Weekend Warriors: Women's Bike Polo Is One Badass Sport
Melody Brocious has a semi-permanent bruise just below her belly button, where the handlebars of her bicycle repeatedly dent her abdomen when she crashes her bike on the hard court. It's the size of a silver dollar and just one of many physical trophies she has earned as a member of Los Angeles' bike polo scene for the past two years. Just last December, the 29-year-old had her biggest injury yet while playing a tournament in Houston: a dislocated elbow.
"My feet were clipped into the pedals, and I was falling. I couldn't clip my foot out," recalled the 5-foot-10 blonde, who works as a costume supervisor for an educational theater nonprofit. "And so I fell, and I caught myself on my hand, which forced my elbow out of joint."
The injuries are worth it, though, Brocious says. "Safety is boring."
Also worth it: the constant traveling she does on her own dime to tournaments as far away as Mexico City. Most recently, she trekked to San Francisco for the Ladies Army 7, a three-day event. With 28 teams and 84 polo players, it's the biggest annual women's-only hard-court bike polo tournament in the world (although the event did include a co-ed tournament on its last day).
"I feel an instant common bond with any woman who plays polo because you're up against the same things," she said of the alternative sport, which is mostly played co-ed and has its roots in the Seattle bike messenger scene. That includes the casual sexism she and fellow female polo players experience on their home courts. "There's always that element like, "Can you do this? You have breasts!" It's like, yes, I'm an athlete, I'm a polo player. I'm not my gender."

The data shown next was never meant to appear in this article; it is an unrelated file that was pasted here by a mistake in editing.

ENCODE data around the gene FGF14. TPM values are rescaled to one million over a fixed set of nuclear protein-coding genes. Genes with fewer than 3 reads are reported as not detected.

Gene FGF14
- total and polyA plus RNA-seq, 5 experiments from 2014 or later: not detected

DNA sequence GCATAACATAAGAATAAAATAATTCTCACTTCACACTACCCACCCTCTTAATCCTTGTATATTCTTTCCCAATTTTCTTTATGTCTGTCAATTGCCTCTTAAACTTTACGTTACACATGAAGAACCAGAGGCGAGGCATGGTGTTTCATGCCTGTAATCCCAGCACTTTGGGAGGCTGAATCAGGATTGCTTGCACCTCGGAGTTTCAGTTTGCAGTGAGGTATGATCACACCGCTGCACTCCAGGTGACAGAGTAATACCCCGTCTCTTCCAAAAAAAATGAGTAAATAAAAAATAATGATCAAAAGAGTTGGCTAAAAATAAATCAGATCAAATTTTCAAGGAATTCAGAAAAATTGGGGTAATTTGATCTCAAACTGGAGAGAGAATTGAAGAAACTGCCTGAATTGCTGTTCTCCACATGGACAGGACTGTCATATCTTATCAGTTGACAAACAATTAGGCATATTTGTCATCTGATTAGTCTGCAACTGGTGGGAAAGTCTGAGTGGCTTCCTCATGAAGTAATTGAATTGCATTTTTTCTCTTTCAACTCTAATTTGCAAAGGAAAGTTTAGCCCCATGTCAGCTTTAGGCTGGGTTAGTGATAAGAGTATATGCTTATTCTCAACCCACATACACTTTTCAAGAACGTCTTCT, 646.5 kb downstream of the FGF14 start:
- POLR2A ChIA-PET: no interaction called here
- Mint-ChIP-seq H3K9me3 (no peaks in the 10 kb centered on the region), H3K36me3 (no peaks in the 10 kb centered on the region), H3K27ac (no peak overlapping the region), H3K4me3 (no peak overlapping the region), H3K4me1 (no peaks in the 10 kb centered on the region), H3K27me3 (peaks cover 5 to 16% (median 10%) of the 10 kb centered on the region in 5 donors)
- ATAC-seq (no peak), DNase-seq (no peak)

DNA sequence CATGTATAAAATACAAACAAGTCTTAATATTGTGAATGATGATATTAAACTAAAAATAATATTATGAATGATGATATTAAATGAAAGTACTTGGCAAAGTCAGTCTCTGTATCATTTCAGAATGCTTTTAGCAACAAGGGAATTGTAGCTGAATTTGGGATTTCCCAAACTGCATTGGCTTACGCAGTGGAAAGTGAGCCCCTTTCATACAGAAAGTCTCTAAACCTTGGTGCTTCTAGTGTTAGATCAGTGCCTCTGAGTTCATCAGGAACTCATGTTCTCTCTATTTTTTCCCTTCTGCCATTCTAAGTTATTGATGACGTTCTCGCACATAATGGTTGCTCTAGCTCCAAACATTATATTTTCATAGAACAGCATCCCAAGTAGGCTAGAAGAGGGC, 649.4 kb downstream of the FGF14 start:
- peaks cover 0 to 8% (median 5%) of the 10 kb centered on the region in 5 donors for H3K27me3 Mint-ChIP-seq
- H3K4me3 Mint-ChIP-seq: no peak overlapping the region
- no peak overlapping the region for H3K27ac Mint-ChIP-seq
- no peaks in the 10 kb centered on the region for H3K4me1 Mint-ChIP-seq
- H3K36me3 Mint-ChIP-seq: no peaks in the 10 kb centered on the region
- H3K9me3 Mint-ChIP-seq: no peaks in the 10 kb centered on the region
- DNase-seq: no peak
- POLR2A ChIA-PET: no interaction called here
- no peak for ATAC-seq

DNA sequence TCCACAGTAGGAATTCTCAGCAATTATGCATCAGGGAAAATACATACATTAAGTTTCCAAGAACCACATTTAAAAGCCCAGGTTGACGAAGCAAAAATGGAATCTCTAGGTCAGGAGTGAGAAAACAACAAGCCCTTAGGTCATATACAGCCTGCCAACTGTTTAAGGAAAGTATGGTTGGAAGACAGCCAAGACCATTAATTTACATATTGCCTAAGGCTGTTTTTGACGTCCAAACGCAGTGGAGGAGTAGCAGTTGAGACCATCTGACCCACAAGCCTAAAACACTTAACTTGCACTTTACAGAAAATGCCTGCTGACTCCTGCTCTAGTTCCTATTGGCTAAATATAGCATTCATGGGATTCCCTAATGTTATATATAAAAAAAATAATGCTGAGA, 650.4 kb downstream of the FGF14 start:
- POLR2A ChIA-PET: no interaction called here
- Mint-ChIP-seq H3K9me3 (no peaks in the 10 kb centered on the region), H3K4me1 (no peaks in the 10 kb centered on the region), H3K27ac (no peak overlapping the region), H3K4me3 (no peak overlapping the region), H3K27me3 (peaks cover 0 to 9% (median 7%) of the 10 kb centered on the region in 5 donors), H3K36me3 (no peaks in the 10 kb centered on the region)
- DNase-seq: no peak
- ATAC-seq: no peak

With names like the Suffer-jets and Natural Born Chillers, the teams themselves, each composed of three women, reflect the sport's unique DIY, community-driven culture. Brocious' teammates -- Chandel, a denim designer from Toronto, and Monica, a young mother from Houston -- found each other through mutual friends and chance meetings at other polo events.
They decided to form their team, Call Me Lady, even though they'd never played or practiced together before. Not that this is atypical; Brocious usually finds her teammates rather haphazardly on the Internet through the League of Bike Polo website or Facebook. It's not uncommon for local bike polo players to offer up their couches and floors as accommodations for out-of-towners during tournaments.
To prepare for Ladies Army, Brocious rode her bike throughout Los Angeles 30 to 90 miles a week, played co-ed pickup games and practiced scoring drills solo with her mallet. And while she considers herself an athlete now, she had only limited experience with organized sports before discovering polo and tapping into its spirit of inclusivity. Now, she can't imagine her life without it.
"A lot of days, polo is my reason for getting out of bed in the morning," she said. "Improving at polo is what keeps me interested in life because it's a challenge, and it's a chance to grow. And it's a chance to maybe get hurt."
Sounds like that bruise isn't going anywhere soon. And that's perfectly OK with her.
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